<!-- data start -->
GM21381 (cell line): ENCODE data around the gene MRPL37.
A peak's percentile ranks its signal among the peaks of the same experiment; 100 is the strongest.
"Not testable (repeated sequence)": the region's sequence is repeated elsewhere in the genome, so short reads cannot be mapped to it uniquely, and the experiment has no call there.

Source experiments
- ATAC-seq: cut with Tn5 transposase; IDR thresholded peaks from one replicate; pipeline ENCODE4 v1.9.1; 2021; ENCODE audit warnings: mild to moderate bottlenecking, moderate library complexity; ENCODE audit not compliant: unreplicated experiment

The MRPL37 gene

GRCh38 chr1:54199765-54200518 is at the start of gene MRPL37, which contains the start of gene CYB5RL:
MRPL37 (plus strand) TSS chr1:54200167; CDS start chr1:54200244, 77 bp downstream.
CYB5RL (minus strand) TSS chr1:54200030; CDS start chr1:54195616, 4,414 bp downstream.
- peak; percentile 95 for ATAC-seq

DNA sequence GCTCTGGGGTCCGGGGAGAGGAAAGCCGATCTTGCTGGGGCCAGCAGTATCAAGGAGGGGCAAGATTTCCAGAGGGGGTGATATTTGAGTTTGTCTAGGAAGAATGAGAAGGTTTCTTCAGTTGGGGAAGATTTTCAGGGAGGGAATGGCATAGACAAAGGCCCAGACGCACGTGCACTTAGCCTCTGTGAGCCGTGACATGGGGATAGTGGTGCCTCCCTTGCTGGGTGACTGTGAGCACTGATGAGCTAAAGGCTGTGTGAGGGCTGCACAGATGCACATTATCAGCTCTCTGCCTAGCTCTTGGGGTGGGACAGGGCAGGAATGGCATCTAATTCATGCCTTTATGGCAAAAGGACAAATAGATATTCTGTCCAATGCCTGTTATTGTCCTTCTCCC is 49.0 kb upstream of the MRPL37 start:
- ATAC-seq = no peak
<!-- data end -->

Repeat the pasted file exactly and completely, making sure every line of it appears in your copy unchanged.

GM21381 (cell line): ENCODE data around the gene MRPL37.
A peak's percentile ranks its signal among the peaks of the same experiment; 100 is the strongest.
"Not testable (repeated sequence)": the region's sequence is repeated elsewhere in the genome, so short reads cannot be mapped to it uniquely, and the experiment has no call there.

Source experiments
- ATAC-seq: cut with Tn5 transposase; IDR thresholded peaks from one replicate; pipeline ENCODE4 v1.9.1; 2021; ENCODE audit warnings: mild to moderate bottlenecking, moderate library complexity; ENCODE audit not compliant: unreplicated experiment

The MRPL37 gene

GRCh38 chr1:54199765-54200518 is at the start of gene MRPL37, which contains the start of gene CYB5RL:
MRPL37 (plus strand) TSS chr1:54200167; CDS start chr1:54200244, 77 bp downstream.
CYB5RL (minus strand) TSS chr1:54200030; CDS start chr1:54195616, 4,414 bp downstream.
- peak; percentile 95 for ATAC-seq

DNA sequence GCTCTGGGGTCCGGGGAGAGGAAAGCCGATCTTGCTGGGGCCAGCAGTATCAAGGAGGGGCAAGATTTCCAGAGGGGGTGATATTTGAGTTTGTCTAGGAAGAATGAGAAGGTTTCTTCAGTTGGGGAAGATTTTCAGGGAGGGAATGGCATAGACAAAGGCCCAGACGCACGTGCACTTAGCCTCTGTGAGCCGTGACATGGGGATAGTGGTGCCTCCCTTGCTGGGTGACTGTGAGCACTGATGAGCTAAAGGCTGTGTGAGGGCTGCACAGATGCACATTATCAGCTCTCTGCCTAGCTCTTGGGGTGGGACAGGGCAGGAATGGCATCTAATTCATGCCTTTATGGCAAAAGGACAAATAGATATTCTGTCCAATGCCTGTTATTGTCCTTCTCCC is 49.0 kb upstream of the MRPL37 start:
- ATAC-seq = no peak